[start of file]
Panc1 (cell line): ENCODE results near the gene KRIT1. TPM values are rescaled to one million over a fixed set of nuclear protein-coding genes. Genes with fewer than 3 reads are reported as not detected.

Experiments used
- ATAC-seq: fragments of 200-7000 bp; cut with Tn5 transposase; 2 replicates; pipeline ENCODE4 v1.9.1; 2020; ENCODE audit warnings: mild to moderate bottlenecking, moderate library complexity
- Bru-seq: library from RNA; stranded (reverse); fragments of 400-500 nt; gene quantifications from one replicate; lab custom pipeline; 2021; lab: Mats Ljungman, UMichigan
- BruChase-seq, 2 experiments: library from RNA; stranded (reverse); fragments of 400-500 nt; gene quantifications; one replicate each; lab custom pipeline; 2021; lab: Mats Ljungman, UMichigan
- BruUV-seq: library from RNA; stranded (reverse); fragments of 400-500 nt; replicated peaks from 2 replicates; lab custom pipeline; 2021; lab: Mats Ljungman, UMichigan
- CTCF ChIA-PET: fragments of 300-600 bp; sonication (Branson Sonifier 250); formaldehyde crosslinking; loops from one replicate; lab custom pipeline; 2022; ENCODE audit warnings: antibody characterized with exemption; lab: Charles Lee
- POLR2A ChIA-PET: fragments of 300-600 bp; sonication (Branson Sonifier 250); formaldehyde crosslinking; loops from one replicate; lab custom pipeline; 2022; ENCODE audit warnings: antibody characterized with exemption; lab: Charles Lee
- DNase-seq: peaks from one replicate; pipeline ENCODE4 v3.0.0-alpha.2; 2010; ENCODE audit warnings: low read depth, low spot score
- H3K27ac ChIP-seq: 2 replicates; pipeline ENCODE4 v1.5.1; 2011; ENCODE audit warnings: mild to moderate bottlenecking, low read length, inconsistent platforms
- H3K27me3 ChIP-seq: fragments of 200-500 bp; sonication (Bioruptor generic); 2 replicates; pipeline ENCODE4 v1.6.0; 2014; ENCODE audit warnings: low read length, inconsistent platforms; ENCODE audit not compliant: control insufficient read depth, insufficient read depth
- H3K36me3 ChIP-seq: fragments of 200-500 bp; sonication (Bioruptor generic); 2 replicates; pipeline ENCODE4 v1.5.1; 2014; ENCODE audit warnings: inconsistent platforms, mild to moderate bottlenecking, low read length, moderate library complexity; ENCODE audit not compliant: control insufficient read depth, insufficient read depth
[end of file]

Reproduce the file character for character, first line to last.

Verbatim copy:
Panc1 (cell line): ENCODE results near the gene KRIT1. TPM values are rescaled to one million over a fixed set of nuclear protein-coding genes. Genes with fewer than 3 reads are reported as not detected.

Experiments used
- ATAC-seq: fragments of 200-7000 bp; cut with Tn5 transposase; 2 replicates; pipeline ENCODE4 v1.9.1; 2020; ENCODE audit warnings: mild to moderate bottlenecking, moderate library complexity
- Bru-seq: library from RNA; stranded (reverse); fragments of 400-500 nt; gene quantifications from one replicate; lab custom pipeline; 2021; lab: Mats Ljungman, UMichigan
- BruChase-seq, 2 experiments: library from RNA; stranded (reverse); fragments of 400-500 nt; gene quantifications; one replicate each; lab custom pipeline; 2021; lab: Mats Ljungman, UMichigan
- BruUV-seq: library from RNA; stranded (reverse); fragments of 400-500 nt; replicated peaks from 2 replicates; lab custom pipeline; 2021; lab: Mats Ljungman, UMichigan
- CTCF ChIA-PET: fragments of 300-600 bp; sonication (Branson Sonifier 250); formaldehyde crosslinking; loops from one replicate; lab custom pipeline; 2022; ENCODE audit warnings: antibody characterized with exemption; lab: Charles Lee
- POLR2A ChIA-PET: fragments of 300-600 bp; sonication (Branson Sonifier 250); formaldehyde crosslinking; loops from one replicate; lab custom pipeline; 2022; ENCODE audit warnings: antibody characterized with exemption; lab: Charles Lee
- DNase-seq: peaks from one replicate; pipeline ENCODE4 v3.0.0-alpha.2; 2010; ENCODE audit warnings: low read depth, low spot score
- H3K27ac ChIP-seq: 2 replicates; pipeline ENCODE4 v1.5.1; 2011; ENCODE audit warnings: mild to moderate bottlenecking, low read length, inconsistent platforms
- H3K27me3 ChIP-seq: fragments of 200-500 bp; sonication (Bioruptor generic); 2 replicates; pipeline ENCODE4 v1.6.0; 2014; ENCODE audit warnings: low read length, inconsistent platforms; ENCODE audit not compliant: control insufficient read depth, insufficient read depth
- H3K36me3 ChIP-seq: fragments of 200-500 bp; sonication (Bioruptor generic); 2 replicates; pipeline ENCODE4 v1.5.1; 2014; ENCODE audit warnings: inconsistent platforms, mild to moderate bottlenecking, low read length, moderate library complexity; ENCODE audit not compliant: control insufficient read depth, insufficient read depth